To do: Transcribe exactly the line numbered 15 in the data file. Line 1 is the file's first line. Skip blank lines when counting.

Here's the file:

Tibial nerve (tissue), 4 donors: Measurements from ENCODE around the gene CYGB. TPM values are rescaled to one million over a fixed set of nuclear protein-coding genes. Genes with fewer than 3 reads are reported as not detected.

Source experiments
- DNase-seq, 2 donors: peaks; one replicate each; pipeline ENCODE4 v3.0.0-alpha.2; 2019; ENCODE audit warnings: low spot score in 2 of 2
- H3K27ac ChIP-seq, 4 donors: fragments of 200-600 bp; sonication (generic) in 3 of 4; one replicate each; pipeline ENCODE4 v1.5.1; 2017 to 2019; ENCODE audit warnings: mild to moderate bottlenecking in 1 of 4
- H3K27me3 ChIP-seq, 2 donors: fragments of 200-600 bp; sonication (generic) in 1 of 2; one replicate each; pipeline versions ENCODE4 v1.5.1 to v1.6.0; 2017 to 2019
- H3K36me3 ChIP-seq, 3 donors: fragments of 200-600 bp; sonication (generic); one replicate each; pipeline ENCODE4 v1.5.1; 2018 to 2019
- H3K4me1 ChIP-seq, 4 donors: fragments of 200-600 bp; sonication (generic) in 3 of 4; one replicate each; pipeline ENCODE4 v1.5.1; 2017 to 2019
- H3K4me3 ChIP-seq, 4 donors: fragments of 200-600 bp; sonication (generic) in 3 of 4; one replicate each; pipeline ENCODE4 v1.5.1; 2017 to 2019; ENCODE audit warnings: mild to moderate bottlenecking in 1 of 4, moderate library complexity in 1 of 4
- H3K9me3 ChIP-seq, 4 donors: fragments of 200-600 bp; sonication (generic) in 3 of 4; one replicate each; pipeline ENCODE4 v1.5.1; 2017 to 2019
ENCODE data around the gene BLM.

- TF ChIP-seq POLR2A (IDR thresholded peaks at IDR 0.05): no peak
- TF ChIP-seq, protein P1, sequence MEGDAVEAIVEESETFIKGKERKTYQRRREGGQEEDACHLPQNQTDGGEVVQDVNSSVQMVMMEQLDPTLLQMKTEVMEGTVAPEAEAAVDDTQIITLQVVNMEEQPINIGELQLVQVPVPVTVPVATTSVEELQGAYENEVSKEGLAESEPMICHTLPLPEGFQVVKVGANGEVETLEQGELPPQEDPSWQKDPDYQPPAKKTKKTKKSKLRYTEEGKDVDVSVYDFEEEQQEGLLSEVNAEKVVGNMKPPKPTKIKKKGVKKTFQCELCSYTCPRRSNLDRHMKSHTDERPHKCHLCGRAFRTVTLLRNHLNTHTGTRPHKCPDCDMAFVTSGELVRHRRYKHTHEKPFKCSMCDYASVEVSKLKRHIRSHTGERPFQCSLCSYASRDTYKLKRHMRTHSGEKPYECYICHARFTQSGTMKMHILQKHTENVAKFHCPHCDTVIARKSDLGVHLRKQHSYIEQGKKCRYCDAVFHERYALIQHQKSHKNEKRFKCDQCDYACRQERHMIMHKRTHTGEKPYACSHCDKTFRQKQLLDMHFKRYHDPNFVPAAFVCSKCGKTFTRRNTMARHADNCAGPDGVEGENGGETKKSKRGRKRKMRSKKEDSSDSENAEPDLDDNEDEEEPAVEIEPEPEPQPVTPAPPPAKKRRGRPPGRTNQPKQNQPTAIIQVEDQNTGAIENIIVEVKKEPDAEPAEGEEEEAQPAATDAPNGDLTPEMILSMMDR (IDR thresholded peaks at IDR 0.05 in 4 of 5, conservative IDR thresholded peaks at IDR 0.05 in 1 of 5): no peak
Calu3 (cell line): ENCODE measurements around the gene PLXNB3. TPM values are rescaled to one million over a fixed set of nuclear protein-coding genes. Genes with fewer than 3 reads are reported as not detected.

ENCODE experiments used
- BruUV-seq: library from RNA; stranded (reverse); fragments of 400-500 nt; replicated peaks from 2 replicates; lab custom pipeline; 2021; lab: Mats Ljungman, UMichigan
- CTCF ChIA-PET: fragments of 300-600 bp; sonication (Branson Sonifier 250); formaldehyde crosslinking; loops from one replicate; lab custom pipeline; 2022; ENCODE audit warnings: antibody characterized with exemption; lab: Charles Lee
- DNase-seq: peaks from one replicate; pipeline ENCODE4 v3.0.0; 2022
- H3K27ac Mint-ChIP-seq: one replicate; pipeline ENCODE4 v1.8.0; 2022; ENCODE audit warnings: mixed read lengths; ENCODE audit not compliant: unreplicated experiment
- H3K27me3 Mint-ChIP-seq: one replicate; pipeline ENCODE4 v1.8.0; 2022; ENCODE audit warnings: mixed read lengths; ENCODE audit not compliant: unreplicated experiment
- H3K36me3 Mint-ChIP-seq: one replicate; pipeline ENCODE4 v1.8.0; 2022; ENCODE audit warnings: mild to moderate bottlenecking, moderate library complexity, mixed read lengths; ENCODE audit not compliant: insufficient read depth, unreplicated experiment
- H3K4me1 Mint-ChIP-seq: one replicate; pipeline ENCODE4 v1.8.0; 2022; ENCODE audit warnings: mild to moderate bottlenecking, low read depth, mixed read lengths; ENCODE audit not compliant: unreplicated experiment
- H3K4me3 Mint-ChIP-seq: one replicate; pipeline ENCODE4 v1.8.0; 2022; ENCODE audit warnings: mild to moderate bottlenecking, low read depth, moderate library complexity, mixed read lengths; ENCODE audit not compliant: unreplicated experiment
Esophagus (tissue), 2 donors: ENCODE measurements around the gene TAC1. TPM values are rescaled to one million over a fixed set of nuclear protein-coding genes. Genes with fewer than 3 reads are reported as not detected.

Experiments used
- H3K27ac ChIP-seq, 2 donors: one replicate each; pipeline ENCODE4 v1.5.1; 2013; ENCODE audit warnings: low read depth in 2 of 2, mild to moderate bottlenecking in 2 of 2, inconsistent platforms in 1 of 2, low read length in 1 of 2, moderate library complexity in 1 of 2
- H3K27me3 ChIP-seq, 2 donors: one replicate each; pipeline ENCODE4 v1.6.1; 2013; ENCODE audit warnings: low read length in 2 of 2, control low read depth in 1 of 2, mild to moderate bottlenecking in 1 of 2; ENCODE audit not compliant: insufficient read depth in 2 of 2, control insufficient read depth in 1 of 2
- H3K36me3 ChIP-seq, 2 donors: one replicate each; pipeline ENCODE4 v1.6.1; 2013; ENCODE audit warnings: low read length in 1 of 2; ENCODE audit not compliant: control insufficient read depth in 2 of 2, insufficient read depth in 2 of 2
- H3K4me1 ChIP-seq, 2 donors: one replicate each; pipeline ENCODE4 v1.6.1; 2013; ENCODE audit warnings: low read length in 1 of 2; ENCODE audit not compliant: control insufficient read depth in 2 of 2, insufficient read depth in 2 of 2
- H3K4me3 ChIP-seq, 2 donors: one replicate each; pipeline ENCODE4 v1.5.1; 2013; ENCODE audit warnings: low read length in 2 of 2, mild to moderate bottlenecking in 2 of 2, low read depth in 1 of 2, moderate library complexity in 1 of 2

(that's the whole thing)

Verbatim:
- BruUV-seq: library from RNA; stranded (reverse); fragments of 400-500 nt; replicated peaks from 2 replicates; lab custom pipeline; 2021; lab: Mats Ljungman, UMichigan